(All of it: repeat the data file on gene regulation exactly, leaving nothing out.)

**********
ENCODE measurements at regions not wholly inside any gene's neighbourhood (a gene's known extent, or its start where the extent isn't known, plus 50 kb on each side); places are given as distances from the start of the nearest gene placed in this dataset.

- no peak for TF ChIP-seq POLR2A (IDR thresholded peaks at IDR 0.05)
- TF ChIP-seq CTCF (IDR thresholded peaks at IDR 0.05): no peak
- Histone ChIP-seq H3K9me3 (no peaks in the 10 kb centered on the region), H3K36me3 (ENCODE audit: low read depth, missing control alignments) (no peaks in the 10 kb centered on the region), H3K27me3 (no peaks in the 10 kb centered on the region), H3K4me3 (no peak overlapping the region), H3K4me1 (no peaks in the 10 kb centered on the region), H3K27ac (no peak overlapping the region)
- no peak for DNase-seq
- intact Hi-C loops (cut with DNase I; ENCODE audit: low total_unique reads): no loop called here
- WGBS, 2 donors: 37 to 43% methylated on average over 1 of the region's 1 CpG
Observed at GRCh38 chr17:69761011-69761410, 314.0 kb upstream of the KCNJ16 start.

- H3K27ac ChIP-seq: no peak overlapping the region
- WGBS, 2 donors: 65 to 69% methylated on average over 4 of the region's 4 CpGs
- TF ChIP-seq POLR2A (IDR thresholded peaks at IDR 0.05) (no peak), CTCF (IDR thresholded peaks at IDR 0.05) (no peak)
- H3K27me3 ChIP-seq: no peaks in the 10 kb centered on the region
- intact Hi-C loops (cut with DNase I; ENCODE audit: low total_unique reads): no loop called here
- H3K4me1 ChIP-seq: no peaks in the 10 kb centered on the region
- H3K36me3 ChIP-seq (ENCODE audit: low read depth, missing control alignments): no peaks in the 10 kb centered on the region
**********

ENCODE measurements at regions not wholly inside any gene's neighbourhood (a gene's known extent, or its start where the extent isn't known, plus 50 kb on each side); places are given as distances from the start of the nearest gene placed in this dataset.

- no peak for TF ChIP-seq POLR2A (IDR thresholded peaks at IDR 0.05)
- TF ChIP-seq CTCF (IDR thresholded peaks at IDR 0.05): no peak
- Histone ChIP-seq H3K9me3 (no peaks in the 10 kb centered on the region), H3K36me3 (ENCODE audit: low read depth, missing control alignments) (no peaks in the 10 kb centered on the region), H3K27me3 (no peaks in the 10 kb centered on the region), H3K4me3 (no peak overlapping the region), H3K4me1 (no peaks in the 10 kb centered on the region), H3K27ac (no peak overlapping the region)
- no peak for DNase-seq
- intact Hi-C loops (cut with DNase I; ENCODE audit: low total_unique reads): no loop called here
- WGBS, 2 donors: 37 to 43% methylated on average over 1 of the region's 1 CpG
Observed at GRCh38 chr17:69761011-69761410, 314.0 kb upstream of the KCNJ16 start.

- H3K27ac ChIP-seq: no peak overlapping the region
- WGBS, 2 donors: 65 to 69% methylated on average over 4 of the region's 4 CpGs
- TF ChIP-seq POLR2A (IDR thresholded peaks at IDR 0.05) (no peak), CTCF (IDR thresholded peaks at IDR 0.05) (no peak)
- H3K27me3 ChIP-seq: no peaks in the 10 kb centered on the region
- intact Hi-C loops (cut with DNase I; ENCODE audit: low total_unique reads): no loop called here
- H3K4me1 ChIP-seq: no peaks in the 10 kb centered on the region
- H3K36me3 ChIP-seq (ENCODE audit: low read depth, missing control alignments): no peaks in the 10 kb centered on the region